I only write when inspiration strikes. Fortunately, it strikes at nine every morning.
- William Faulkner
Project managers are often seen as the masters of time management, juggling constantly changing timelines and plans. But many struggle to transfer this productivity to their everyday tasks. Finding a time in the day, where energy levels are high and you are inspired to produce work that really makes a difference can be hard to come across.
Time management tools alone rarely produce the desired effects if they are not backed up with tested strategies and skills. Honing in on these methods and learning the basic principles to avoid wasted hours in the office will not only shorten your work week but also increase your productivity.
Learn the skills
- Like many other skills we've covered on our blog, sometimes it's machines that offer the best example for humans. Brian Griffiths demonstrates how to manage time more effectively according to machines in this animated Ted Talk that grips you from the outset watch time: 5 mins.We learn from machines why prioritizing tasks is often the wrong strategy and how the secret to avoiding interruptions is grouping them.
- Time management is certainly about more than life hacks, as Erich Dierdorff illustrates with his example of how buying a good set of knives does not instantly make you a good chef read time: 8 mins. According to his research, three skills separate success from failure: awareness, arrangement, and adaption.
- Lila MacLellan gives us a complete 7 step guide on how to stop procrastinating, offering examples to put each procrastination into context read time 9 mins. Essential steps include managing your emotions, naming your delays, and time traveling to your future self.
- The author of the book "procrastinate on purpose" - Rory Vaden - uses personal anecdotes to teach us how to multiply our time watch time 18 mins. Vaden makes a clear distinction between urgency, importance and significance emphasizing how a three dimensional thinker combines all three elements. Ultimately, the significance calculation changes everything.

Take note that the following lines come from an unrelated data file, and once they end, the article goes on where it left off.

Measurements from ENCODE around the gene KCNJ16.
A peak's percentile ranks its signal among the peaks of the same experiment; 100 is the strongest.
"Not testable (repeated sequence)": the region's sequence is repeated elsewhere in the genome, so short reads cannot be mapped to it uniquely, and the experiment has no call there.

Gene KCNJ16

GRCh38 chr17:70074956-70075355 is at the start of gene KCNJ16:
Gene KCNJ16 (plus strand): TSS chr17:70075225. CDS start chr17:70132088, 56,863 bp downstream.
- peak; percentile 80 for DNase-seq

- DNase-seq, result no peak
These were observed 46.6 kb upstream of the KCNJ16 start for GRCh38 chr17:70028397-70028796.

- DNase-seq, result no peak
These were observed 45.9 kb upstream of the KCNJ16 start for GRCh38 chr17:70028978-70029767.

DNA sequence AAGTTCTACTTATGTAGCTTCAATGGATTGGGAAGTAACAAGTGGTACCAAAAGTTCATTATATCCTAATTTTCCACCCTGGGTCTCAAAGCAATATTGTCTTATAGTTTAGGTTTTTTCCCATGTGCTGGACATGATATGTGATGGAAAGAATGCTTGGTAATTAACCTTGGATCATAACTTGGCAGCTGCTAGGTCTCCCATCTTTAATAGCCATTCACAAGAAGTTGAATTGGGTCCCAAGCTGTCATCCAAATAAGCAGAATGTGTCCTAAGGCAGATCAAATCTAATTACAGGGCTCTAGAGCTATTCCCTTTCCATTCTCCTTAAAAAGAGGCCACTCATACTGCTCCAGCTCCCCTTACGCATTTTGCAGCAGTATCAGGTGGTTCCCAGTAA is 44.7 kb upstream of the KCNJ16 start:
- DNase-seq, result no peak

Getting to grips with these skills will offer further clarity when you eventually decide to create a to-do list or use time management software. However, if you want to take your skills to the next level testing the methods of some of the most productive people on the planet can be the best place to start.
Test the methods
- Steve Jobs' love affair with focus drove huge success at Apple through one simple technique that put daily achievements as the central metric for measuring project progress read time 4 mins. Thomas Koulopoulos explains how Jobs used objectives to give clarity on the daily achievement needed. The aim of one daily goal helps maintain focus on the critical rather than the urgent and ensures you end each day with an accomplishment.
- Elon Musk also relies on a time management method called time boxing watch time 11 mins. Thomas Frank dissects Musk's technique explaining why and how we should use it as well as how to deal with interruptions when your schedule doesn't go as planned.
- However, Elon's method is not for everyone, and ToDoist offers a complete guide on time boxing's close relative: time blocking read time 9 mins. As the name suggests, this method involves dividing your days into blocks of time, promoting focused deep work, and knocking out any shallow work. A leading advocate for this technique, Cal Newport also debunks any concerns people have with this technique and offers practical advice based on his experience read time 3 mins.
- Farnam Street back up Cal Newport's claims on the importance of scheduling and push one single message to us: stop the to-do list read time 4 mins. This counter-intuitive strategy leads to an ever-growing list and encourages us to say yes to things when in reality, we are over capacity.
Productivity is built on awareness of where you are putting your energy and ensuring that the task you say yes to is really worth your attention.